READ ALSO APS negotiations have hit a low point

Housing ACT accepted eight of the nine recommendations and one in principle.

The Ombudsman said it would continue to monitor the delivery of the Growing and Renewing Public Housing Program and the implementation of its recommendations.

Acting Director-General of ACT Community Services Jo Wood advised ACT Ombudsman Iain Anderson that the required relocation process was the subject of legal proceedings in the Supreme Court, which may result in further changes to the program.

Join the conversation

All Comments
  • All Comments
  • Website Comments
Incidental Tourist10:18 am 04 Aug 23

Private sector would have provided rentals far more efficiently and cheaply if government policies and the tax burden had been right. If ACT government adopts the same land tax as in NSW, then all private sector tenants will save thousands on rent. It would be cheaper to provide rent assistance to hundred people in the private sector than building one public house for one lucky tenant. It may be even cheaper to provide rent assistance to half a dozen of private sector tenants rather than maintain and manage one public house. It does not cost government much to relax tenancy law so that landlords are not scared to death to provide rentals to vulnerable tenants. If there is a turn of government next year tenants, the industry sector and investors all win.

Why don’t they first build new housing with an increased number of dwellings, move the current tennants over and then sell off? That way there is always an increase in the number of dwellings and vulnerable people don’t get put on the streets

People in Govey houses generally think that there are owed a house for life and feel entitled

Free houses are the best type of houses

The problem here is a large part of the distress caused to tenants is because they have been allowed to stay in specific public housing dwellings with almost permanent tenure leading them to have a sense of ownership over what is a publically provided welfare service.

Public housing should not be thought of as a forever thing.

Chewy you keep defending ACT Housing year after year and when these particular concerns were first raised you said they were complete bull, from people trying to pull at heartstrings to get what they want. Did the independent Ombudsman make this stuff up or were the original reports correct?, Or are ACT Housing and the Minister incapable of getting even the simple things right?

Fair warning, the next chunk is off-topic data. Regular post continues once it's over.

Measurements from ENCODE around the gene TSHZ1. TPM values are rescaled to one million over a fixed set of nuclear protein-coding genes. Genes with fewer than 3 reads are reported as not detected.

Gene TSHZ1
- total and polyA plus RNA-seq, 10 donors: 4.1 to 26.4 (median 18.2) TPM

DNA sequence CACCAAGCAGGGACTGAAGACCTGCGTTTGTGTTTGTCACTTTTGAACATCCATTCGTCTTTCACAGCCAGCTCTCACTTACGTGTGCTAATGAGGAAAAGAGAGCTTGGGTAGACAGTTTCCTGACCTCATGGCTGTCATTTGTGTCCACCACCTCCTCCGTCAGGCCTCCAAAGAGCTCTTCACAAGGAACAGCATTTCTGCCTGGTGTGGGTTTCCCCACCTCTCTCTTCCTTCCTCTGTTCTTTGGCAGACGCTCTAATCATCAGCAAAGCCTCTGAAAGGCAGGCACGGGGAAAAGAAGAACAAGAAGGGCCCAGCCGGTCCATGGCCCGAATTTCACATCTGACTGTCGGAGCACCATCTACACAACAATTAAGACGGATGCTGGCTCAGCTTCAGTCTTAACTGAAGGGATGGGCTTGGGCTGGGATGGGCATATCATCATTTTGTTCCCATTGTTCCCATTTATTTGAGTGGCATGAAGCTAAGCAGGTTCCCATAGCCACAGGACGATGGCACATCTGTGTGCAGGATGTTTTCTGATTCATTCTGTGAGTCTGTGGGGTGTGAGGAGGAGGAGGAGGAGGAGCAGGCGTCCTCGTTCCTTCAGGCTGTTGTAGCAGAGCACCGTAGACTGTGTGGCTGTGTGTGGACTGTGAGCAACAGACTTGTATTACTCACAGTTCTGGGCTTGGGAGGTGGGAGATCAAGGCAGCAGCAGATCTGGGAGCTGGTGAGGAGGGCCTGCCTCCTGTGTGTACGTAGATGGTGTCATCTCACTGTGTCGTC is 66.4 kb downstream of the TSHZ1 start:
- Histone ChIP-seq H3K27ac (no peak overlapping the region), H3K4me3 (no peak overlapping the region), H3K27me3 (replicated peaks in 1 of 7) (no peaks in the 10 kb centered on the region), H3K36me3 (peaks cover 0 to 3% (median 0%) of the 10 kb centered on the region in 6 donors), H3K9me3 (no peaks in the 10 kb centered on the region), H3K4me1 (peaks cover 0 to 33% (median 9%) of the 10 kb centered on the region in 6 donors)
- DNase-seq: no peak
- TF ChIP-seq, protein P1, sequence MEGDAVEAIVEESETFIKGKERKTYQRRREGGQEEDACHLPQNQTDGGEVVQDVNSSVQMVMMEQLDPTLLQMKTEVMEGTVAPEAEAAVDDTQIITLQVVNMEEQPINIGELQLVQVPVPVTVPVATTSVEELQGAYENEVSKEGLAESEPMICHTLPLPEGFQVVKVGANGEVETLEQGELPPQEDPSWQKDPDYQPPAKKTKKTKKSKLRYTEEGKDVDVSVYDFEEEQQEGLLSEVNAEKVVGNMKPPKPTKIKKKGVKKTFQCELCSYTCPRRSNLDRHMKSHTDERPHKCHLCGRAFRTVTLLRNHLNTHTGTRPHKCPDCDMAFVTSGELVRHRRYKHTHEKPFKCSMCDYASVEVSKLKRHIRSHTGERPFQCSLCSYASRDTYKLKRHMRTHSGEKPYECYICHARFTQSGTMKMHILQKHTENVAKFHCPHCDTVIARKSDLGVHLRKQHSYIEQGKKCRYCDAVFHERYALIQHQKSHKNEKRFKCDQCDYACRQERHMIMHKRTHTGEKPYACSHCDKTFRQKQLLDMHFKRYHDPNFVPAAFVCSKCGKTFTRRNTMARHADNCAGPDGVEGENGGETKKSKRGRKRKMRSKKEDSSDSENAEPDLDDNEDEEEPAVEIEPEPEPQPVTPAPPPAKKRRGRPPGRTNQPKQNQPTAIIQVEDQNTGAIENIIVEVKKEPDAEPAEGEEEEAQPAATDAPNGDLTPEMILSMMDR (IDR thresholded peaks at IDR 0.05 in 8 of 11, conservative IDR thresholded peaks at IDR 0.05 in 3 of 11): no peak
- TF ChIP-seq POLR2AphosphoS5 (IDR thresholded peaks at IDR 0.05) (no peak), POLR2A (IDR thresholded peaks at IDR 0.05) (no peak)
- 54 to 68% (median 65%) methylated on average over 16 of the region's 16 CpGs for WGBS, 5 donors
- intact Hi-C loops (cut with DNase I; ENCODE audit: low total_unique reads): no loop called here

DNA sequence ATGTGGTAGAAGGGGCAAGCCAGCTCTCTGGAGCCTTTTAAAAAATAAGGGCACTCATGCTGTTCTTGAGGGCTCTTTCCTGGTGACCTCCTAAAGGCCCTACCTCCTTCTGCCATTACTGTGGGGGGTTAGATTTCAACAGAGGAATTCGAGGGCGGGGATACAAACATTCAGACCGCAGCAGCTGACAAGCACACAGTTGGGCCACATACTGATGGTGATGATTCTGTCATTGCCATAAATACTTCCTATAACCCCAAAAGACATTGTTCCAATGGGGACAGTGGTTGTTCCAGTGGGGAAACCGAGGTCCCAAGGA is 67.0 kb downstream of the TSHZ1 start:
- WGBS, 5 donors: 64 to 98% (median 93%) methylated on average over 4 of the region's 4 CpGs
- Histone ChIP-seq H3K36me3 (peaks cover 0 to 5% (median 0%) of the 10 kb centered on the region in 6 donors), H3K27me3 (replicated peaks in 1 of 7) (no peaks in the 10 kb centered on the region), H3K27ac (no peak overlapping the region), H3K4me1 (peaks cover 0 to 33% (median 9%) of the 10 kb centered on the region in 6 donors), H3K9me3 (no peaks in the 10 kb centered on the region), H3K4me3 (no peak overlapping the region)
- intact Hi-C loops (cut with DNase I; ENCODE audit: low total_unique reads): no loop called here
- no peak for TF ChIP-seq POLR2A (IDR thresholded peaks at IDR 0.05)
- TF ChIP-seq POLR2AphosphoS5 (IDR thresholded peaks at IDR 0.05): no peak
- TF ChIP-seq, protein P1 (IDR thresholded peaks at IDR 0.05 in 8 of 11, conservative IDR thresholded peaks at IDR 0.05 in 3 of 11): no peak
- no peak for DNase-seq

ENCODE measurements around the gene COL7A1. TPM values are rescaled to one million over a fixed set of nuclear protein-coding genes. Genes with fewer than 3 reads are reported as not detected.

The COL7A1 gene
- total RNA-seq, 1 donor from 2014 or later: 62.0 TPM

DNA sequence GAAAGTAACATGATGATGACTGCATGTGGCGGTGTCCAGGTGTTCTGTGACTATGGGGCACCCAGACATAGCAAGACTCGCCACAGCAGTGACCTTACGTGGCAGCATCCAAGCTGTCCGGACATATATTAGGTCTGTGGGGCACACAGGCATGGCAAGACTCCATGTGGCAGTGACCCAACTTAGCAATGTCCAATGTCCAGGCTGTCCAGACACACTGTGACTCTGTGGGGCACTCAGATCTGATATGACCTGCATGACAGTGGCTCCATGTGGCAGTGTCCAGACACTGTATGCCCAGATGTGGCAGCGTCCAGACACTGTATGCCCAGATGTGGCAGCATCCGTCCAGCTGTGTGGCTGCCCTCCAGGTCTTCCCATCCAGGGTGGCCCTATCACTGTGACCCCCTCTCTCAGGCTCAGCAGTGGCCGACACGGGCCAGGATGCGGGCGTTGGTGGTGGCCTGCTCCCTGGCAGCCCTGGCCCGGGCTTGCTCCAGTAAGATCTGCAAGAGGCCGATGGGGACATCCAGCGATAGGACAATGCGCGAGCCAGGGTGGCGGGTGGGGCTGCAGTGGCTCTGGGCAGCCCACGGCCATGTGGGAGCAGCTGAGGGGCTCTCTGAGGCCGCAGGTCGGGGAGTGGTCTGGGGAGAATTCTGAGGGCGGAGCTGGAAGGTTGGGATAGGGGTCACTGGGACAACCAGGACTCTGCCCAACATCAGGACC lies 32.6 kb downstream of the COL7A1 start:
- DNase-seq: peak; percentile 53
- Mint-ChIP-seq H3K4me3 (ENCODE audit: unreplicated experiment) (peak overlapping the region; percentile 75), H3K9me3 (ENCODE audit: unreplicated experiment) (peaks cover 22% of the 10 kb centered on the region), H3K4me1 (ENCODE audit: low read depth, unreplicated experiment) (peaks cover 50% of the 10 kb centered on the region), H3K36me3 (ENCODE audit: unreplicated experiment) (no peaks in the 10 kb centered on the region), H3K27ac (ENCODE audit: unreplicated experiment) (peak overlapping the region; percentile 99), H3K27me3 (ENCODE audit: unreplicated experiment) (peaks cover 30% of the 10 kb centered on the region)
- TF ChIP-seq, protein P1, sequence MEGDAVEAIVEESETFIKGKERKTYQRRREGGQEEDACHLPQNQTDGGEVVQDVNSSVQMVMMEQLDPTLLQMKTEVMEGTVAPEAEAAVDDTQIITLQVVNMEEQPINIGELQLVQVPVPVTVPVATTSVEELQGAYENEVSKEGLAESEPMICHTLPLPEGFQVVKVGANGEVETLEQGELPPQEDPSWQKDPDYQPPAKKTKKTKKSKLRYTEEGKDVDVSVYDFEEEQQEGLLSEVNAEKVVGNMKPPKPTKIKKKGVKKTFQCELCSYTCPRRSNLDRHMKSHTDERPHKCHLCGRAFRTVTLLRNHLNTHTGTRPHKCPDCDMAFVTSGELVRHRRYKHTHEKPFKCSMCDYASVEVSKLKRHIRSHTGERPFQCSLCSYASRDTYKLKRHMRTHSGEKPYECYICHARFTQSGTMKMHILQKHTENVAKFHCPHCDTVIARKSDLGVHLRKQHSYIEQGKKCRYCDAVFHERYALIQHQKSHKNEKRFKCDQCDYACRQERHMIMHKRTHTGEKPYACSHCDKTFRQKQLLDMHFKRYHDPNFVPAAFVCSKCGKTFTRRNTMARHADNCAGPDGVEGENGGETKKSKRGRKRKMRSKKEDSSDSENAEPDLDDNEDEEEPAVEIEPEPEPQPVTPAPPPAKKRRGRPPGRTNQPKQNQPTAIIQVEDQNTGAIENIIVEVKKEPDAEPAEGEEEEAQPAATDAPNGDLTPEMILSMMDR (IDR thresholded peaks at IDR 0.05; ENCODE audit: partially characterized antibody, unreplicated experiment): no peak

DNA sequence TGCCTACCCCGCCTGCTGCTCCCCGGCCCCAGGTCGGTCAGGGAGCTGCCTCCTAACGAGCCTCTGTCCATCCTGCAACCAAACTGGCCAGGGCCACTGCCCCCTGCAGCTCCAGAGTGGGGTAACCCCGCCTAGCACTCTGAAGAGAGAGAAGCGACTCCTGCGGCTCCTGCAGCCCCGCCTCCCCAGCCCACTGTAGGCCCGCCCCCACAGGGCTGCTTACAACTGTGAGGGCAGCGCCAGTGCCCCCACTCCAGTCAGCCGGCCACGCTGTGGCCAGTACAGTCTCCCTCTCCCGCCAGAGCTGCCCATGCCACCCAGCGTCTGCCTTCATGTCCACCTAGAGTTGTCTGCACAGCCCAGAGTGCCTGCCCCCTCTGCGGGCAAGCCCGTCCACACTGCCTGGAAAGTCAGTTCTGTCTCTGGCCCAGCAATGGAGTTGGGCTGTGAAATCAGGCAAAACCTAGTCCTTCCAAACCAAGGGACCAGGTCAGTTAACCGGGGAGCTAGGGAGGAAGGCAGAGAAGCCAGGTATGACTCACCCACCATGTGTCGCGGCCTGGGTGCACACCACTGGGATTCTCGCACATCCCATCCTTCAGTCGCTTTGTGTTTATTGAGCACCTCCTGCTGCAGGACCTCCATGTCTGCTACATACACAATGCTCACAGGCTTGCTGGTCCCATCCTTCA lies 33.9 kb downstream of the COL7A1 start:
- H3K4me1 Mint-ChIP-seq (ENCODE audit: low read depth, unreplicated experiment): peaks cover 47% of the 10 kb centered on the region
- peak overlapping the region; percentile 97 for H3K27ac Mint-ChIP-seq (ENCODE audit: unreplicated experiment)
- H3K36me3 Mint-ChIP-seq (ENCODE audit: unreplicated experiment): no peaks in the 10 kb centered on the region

Public housing in Canberra does contain people who don’t look after the properties, people who lie, steal cheat, etc. (and ACT Housing staff are way too scared of these people to do anything about them, so it’s much easier to ignore them) but there’s plenty of good public housing tenants too, who have to deal with an incompetent system who can’t properly manage ACT’s dwindling public housing stocks and can’t replace the stocks they keep selling off to high rise property developers.

What are you on about?

The people were clearly using this as an attempt to pull at heartstrings to get what they want

The Ombudsman hasn’t found anything different and whilst some of the “distress” is no doubt real, it comes from a completely wrong expectation that these people should be able to stay in public housing forever.

The problem isn’t about treating these people nastily, it’s about not curtailing those wrong-headed expectations around tenure.

The government should own almost no public housing because they are too easily manipulated by bad publicity like this.

Daily Digest

Want the best Canberra news delivered daily? Every day we package the most popular Riotact stories and send them straight to your inbox. Sign-up now for trusted local news that will never be behind a paywall.

By submitting your email address you are agreeing to Region Group's terms and conditions and privacy policy.